England v Sri Lanka, 3rd ODI, Lord's July 3, 2011

Cook answers his critics, and opens a can of worms

His first one-day century as captain but another defeat for his team left Alastair Cook with a day of mixed emotions and plenty of questions

One step forward, two steps back sums up England's current situation. Alastair Cook's first one-day hundred as captain will be dissected both for its personal significance but also for its impact on the team. However, England didn't lose at Lord's because Cook spent most of the innings at the crease, but rather because no-one could complement his methodical accumulation with a more brisk pace.

For Cook it was a day with the ultimate mixture of emotions, although not quite on the extreme level felt by Nasser Hussain in 2002 against India, because this match never got as close as that epic. However, Cook still had to weigh personal success against team failure. His 119 off 143 balls was nowhere near the slowest one-day hundred by an England opener (and swifter than either of Michael Atherton's, who as Sky's compere, oversaw a rather terse toss and presentation with Cook), while many of the others have come in victory. If an opening batsman scores a century, the rest of the order should have the ability to play off his presence to push the total somewhere near 300, especially where the team has been told to play 'fearless' cricket.

Cook will not be leaving the one-day job any time soon. He probably has at least two years before the management consider a change of tact if things don't go to plan, so the team as a whole needs to formulate the best way to make the most of his talent. And that talent is building an innings to offer a foundation. Clearly he needs to develop his game, both from a strokeplay point of view and in terms of pacing an innings, but even Cook admits he's a work in progress. He needs some help along the way.

"It's nice for a bit of confidence to score runs but never nice in a losing cause," Cook admitted. "You want to score runs when you win, it's far more satisfying. We had a bit of a slow start then we kept losing wickets which meant you are always playing rebuilding cricket and that's not the way to get a big total."

The problem for England is that they have two other batsmen in the side - Jonathan Trott and Ian Bell - who play a very similar way to Cook. When Cook and Trott come together inside Powerplay overs, as they have at Headingley and at Lord's, the bowling side is not worried. Trott's one-day record is formidable, his average is 53, but he needs to know when to operate outside the 'bubble' that is rarely an issue in Test cricket. Finding the fielders for two overs isn't an issue in the longer format, but brings an innings to standstill in this version. One-day cricket is a game of risk-taking.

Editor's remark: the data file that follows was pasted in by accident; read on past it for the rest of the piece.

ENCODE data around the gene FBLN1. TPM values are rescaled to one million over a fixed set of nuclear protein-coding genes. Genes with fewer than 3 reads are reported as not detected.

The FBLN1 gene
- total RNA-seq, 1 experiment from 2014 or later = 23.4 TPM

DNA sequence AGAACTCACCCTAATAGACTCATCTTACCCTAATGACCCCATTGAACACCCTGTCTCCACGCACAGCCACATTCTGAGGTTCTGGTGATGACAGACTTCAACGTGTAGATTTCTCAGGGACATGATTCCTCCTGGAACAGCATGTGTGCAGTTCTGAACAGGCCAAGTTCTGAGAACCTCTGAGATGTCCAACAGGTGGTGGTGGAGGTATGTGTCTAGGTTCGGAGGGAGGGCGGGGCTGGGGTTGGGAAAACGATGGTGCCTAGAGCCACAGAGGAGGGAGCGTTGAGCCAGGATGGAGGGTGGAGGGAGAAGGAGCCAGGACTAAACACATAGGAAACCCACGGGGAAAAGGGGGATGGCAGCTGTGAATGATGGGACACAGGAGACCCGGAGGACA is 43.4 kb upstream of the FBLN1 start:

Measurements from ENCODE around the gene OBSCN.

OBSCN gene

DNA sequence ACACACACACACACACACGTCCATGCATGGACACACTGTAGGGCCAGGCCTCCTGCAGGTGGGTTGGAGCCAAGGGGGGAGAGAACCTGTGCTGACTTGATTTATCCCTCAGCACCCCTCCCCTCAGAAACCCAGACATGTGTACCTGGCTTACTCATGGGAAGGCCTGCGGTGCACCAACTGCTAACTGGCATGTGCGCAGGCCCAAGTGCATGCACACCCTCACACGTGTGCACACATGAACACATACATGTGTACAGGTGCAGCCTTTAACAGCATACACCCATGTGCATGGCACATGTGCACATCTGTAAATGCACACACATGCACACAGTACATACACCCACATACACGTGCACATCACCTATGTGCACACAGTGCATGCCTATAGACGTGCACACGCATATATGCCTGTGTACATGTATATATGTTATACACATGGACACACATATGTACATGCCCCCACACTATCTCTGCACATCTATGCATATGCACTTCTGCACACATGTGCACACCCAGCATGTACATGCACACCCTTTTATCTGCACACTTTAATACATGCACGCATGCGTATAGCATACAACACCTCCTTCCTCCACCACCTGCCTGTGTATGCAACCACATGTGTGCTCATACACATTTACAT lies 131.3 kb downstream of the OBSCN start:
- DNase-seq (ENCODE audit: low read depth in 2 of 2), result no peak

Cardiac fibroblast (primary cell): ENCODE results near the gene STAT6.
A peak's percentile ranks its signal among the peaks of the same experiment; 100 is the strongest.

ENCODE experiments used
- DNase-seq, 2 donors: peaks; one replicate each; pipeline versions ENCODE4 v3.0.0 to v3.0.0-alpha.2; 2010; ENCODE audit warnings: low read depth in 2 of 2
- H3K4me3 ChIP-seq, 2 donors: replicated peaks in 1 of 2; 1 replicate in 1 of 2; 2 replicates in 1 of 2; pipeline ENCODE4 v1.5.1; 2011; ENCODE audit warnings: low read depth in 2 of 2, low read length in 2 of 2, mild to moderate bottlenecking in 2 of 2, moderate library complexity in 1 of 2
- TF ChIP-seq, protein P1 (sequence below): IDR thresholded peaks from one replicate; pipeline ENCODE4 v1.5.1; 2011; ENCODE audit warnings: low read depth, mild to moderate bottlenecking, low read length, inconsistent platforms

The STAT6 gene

Today's opening ten-over Powerplay sums up clearly the difficultly facing England. Cook was 25 off 30 balls after ten overs, but England were only 32 for 2. Later, England took the batting Powerplay from overs 34-39, but Bell and Cook only managed 24 runs. In comparison Sri Lanka motored to 61 for 1 after ten and from there were always well ahead of the game. That, too, was with Sri Lanka losing their renowned trail-blazer in Tillakaratne Dilshan, but Mahela Jayawardene has shown that orthodox batting, with intent, still works.

One theory is that England should have a more flexible batting line-up which changes depending on who falls first. If Craig Kieswetter, who has a lot of pressure on him to score quickly, departs early then Kevin Pietersen could be promoted to No. 3. The idea has merits, but the issue is that if Trott doesn't bat in the top three he can't be in the team.

That, though, might be the tough decision England need to make. Selecting Cook as captain was going to create this problem. "Trotty has had a quiet couple of games but he averages 50 and strikes at 80 which are pretty good stats to me," Cook said. "We all take collective responsibility for not scoring enough runs."

In the current line-up Bell also looks lost at No. 6. His 30 off 46 balls was painful viewing from someone normally so free with his strokeplay. It was his 100th ODI but that experience didn't come across. There is a worrying similarity with Matt Prior: free-scoring at Test level, but unable to find the tempo for the one-day game. The boundary-clearing shots are in the locker - unlike with Trott - but he doesn't seem to back himself as much as in the longer format.

Pietersen, meanwhile, has fallen to the 'big' shot in all three innings of the series. The first, at The Oval, was understandable in a game reduced to 32 overs but his dismissals at Headingley and Lord's were wasteful. He's too good to be falling to Jeevan Mendis three times in a row, especially now he looks back in fine form. Does he feel it has to be him to find the boundary? If so he is right to back himself, but should consider that it's better him still being there after the 40th over.

England have played some good one-day cricket when Pietersen has been absent - the Champions Trophy in 2009 and then Pakistan last summer - but, currently, they are clearly not good enough to do without his power. His record shows that No. 4 and 5 in the order are his most productive positions and when he was at his best around 2007 he had a sixth-sense of when to cut loose. However, he has scored just two one-day international half-centuries since November 2008 which is a horrid waste.

After victory at The Oval, England will have hoped to avoid any tough questions for this series at least. Yet, to save the contest something has to change. They will be desperate not to show signs of uncertainty so early in Cook's tenure by altering tactics, but that can quickly verge towards stubbornness.

Andrew McGlashan is an assistant editor at ESPNcricinfo

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